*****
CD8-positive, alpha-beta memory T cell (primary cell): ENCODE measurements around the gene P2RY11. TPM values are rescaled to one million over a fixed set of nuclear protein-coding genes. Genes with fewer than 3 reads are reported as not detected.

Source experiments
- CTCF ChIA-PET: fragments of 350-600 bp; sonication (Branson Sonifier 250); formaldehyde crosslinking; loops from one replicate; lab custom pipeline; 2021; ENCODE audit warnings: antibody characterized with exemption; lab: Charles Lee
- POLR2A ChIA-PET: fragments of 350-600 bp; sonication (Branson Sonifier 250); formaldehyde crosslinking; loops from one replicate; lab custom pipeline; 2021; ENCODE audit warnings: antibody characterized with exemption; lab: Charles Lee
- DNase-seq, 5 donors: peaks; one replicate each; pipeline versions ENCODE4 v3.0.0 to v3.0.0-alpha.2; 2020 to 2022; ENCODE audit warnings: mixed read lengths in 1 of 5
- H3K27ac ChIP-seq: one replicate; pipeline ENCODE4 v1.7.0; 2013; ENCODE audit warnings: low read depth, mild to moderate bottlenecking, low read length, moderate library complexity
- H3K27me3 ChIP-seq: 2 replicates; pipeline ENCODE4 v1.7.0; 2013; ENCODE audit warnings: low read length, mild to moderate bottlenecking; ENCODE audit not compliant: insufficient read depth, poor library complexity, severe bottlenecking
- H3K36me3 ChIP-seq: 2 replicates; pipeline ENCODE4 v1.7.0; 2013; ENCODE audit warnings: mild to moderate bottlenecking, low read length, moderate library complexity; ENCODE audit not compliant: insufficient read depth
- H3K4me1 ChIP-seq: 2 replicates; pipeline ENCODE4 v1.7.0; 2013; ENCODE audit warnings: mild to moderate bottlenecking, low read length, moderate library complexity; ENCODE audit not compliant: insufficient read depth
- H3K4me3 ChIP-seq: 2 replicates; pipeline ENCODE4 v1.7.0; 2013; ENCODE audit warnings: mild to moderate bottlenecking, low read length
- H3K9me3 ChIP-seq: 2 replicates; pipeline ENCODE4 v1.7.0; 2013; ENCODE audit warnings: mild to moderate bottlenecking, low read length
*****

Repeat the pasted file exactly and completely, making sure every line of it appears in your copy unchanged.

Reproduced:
CD8-positive, alpha-beta memory T cell (primary cell): ENCODE measurements around the gene P2RY11. TPM values are rescaled to one million over a fixed set of nuclear protein-coding genes. Genes with fewer than 3 reads are reported as not detected.

Source experiments
- CTCF ChIA-PET: fragments of 350-600 bp; sonication (Branson Sonifier 250); formaldehyde crosslinking; loops from one replicate; lab custom pipeline; 2021; ENCODE audit warnings: antibody characterized with exemption; lab: Charles Lee
- POLR2A ChIA-PET: fragments of 350-600 bp; sonication (Branson Sonifier 250); formaldehyde crosslinking; loops from one replicate; lab custom pipeline; 2021; ENCODE audit warnings: antibody characterized with exemption; lab: Charles Lee
- DNase-seq, 5 donors: peaks; one replicate each; pipeline versions ENCODE4 v3.0.0 to v3.0.0-alpha.2; 2020 to 2022; ENCODE audit warnings: mixed read lengths in 1 of 5
- H3K27ac ChIP-seq: one replicate; pipeline ENCODE4 v1.7.0; 2013; ENCODE audit warnings: low read depth, mild to moderate bottlenecking, low read length, moderate library complexity
- H3K27me3 ChIP-seq: 2 replicates; pipeline ENCODE4 v1.7.0; 2013; ENCODE audit warnings: low read length, mild to moderate bottlenecking; ENCODE audit not compliant: insufficient read depth, poor library complexity, severe bottlenecking
- H3K36me3 ChIP-seq: 2 replicates; pipeline ENCODE4 v1.7.0; 2013; ENCODE audit warnings: mild to moderate bottlenecking, low read length, moderate library complexity; ENCODE audit not compliant: insufficient read depth
- H3K4me1 ChIP-seq: 2 replicates; pipeline ENCODE4 v1.7.0; 2013; ENCODE audit warnings: mild to moderate bottlenecking, low read length, moderate library complexity; ENCODE audit not compliant: insufficient read depth
- H3K4me3 ChIP-seq: 2 replicates; pipeline ENCODE4 v1.7.0; 2013; ENCODE audit warnings: mild to moderate bottlenecking, low read length
- H3K9me3 ChIP-seq: 2 replicates; pipeline ENCODE4 v1.7.0; 2013; ENCODE audit warnings: mild to moderate bottlenecking, low read length